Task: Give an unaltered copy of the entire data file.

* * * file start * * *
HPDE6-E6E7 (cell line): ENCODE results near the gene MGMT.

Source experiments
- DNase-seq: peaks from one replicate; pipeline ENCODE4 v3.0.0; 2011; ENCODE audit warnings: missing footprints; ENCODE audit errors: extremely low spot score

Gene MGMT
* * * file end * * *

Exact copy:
HPDE6-E6E7 (cell line): ENCODE results near the gene MGMT.

Source experiments
- DNase-seq: peaks from one replicate; pipeline ENCODE4 v3.0.0; 2011; ENCODE audit warnings: missing footprints; ENCODE audit errors: extremely low spot score

Gene MGMT